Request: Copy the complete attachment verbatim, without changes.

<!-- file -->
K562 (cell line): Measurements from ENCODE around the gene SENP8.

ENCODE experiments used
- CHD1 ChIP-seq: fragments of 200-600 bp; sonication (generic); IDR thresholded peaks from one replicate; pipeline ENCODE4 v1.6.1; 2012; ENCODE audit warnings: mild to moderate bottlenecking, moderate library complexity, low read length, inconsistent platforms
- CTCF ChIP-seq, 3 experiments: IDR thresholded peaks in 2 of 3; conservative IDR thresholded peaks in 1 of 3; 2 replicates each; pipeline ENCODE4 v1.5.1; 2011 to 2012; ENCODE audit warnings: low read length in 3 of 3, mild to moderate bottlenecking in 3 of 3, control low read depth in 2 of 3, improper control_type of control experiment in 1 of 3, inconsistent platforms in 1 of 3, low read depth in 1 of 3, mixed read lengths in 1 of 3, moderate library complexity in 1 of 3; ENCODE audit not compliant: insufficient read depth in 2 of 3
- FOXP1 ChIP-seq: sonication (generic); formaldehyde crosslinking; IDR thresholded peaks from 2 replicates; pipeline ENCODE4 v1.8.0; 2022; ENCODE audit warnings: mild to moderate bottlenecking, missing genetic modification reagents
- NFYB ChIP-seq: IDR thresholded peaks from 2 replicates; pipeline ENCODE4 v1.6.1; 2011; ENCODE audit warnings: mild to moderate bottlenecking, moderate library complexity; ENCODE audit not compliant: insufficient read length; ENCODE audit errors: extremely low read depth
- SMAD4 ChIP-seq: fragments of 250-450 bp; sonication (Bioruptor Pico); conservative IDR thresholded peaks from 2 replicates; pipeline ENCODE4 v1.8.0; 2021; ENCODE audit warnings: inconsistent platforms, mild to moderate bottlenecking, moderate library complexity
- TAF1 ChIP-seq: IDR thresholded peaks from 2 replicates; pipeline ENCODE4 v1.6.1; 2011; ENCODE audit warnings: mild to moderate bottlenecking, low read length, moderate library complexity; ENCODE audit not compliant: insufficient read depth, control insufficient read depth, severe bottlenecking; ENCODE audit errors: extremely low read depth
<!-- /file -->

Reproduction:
K562 (cell line): Measurements from ENCODE around the gene SENP8.

ENCODE experiments used
- CHD1 ChIP-seq: fragments of 200-600 bp; sonication (generic); IDR thresholded peaks from one replicate; pipeline ENCODE4 v1.6.1; 2012; ENCODE audit warnings: mild to moderate bottlenecking, moderate library complexity, low read length, inconsistent platforms
- CTCF ChIP-seq, 3 experiments: IDR thresholded peaks in 2 of 3; conservative IDR thresholded peaks in 1 of 3; 2 replicates each; pipeline ENCODE4 v1.5.1; 2011 to 2012; ENCODE audit warnings: low read length in 3 of 3, mild to moderate bottlenecking in 3 of 3, control low read depth in 2 of 3, improper control_type of control experiment in 1 of 3, inconsistent platforms in 1 of 3, low read depth in 1 of 3, mixed read lengths in 1 of 3, moderate library complexity in 1 of 3; ENCODE audit not compliant: insufficient read depth in 2 of 3
- FOXP1 ChIP-seq: sonication (generic); formaldehyde crosslinking; IDR thresholded peaks from 2 replicates; pipeline ENCODE4 v1.8.0; 2022; ENCODE audit warnings: mild to moderate bottlenecking, missing genetic modification reagents
- NFYB ChIP-seq: IDR thresholded peaks from 2 replicates; pipeline ENCODE4 v1.6.1; 2011; ENCODE audit warnings: mild to moderate bottlenecking, moderate library complexity; ENCODE audit not compliant: insufficient read length; ENCODE audit errors: extremely low read depth
- SMAD4 ChIP-seq: fragments of 250-450 bp; sonication (Bioruptor Pico); conservative IDR thresholded peaks from 2 replicates; pipeline ENCODE4 v1.8.0; 2021; ENCODE audit warnings: inconsistent platforms, mild to moderate bottlenecking, moderate library complexity
- TAF1 ChIP-seq: IDR thresholded peaks from 2 replicates; pipeline ENCODE4 v1.6.1; 2011; ENCODE audit warnings: mild to moderate bottlenecking, low read length, moderate library complexity; ENCODE audit not compliant: insufficient read depth, control insufficient read depth, severe bottlenecking; ENCODE audit errors: extremely low read depth